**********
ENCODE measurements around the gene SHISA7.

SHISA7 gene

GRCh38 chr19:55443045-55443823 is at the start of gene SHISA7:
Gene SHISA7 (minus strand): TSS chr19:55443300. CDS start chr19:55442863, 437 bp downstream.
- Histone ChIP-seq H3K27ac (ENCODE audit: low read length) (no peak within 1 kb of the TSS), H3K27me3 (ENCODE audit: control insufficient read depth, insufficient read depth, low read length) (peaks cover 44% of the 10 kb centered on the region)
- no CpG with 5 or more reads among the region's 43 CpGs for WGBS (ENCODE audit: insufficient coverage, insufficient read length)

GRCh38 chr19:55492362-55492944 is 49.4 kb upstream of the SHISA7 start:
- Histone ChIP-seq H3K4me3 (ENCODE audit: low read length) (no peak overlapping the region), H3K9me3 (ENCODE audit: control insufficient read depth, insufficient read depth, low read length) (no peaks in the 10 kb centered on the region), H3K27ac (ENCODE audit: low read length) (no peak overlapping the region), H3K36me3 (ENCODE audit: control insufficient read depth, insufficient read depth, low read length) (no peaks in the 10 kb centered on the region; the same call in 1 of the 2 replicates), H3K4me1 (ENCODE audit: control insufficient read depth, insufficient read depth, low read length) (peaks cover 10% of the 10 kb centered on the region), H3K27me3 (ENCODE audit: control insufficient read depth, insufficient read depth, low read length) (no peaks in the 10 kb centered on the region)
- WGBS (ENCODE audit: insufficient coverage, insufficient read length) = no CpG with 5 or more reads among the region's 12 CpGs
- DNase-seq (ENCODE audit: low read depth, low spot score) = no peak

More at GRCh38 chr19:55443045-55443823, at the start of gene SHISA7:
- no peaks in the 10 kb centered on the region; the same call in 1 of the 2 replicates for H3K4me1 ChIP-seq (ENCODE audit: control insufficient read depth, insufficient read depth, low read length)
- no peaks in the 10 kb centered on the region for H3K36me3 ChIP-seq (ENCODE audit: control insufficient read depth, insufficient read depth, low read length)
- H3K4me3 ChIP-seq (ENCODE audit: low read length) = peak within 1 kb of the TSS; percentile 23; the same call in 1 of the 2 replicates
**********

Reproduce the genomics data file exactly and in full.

ENCODE measurements around the gene SHISA7.

SHISA7 gene

GRCh38 chr19:55443045-55443823 is at the start of gene SHISA7:
Gene SHISA7 (minus strand): TSS chr19:55443300. CDS start chr19:55442863, 437 bp downstream.
- Histone ChIP-seq H3K27ac (ENCODE audit: low read length) (no peak within 1 kb of the TSS), H3K27me3 (ENCODE audit: control insufficient read depth, insufficient read depth, low read length) (peaks cover 44% of the 10 kb centered on the region)
- no CpG with 5 or more reads among the region's 43 CpGs for WGBS (ENCODE audit: insufficient coverage, insufficient read length)

GRCh38 chr19:55492362-55492944 is 49.4 kb upstream of the SHISA7 start:
- Histone ChIP-seq H3K4me3 (ENCODE audit: low read length) (no peak overlapping the region), H3K9me3 (ENCODE audit: control insufficient read depth, insufficient read depth, low read length) (no peaks in the 10 kb centered on the region), H3K27ac (ENCODE audit: low read length) (no peak overlapping the region), H3K36me3 (ENCODE audit: control insufficient read depth, insufficient read depth, low read length) (no peaks in the 10 kb centered on the region; the same call in 1 of the 2 replicates), H3K4me1 (ENCODE audit: control insufficient read depth, insufficient read depth, low read length) (peaks cover 10% of the 10 kb centered on the region), H3K27me3 (ENCODE audit: control insufficient read depth, insufficient read depth, low read length) (no peaks in the 10 kb centered on the region)
- WGBS (ENCODE audit: insufficient coverage, insufficient read length) = no CpG with 5 or more reads among the region's 12 CpGs
- DNase-seq (ENCODE audit: low read depth, low spot score) = no peak

More at GRCh38 chr19:55443045-55443823, at the start of gene SHISA7:
- no peaks in the 10 kb centered on the region; the same call in 1 of the 2 replicates for H3K4me1 ChIP-seq (ENCODE audit: control insufficient read depth, insufficient read depth, low read length)
- no peaks in the 10 kb centered on the region for H3K36me3 ChIP-seq (ENCODE audit: control insufficient read depth, insufficient read depth, low read length)
- H3K4me3 ChIP-seq (ENCODE audit: low read length) = peak within 1 kb of the TSS; percentile 23; the same call in 1 of the 2 replicates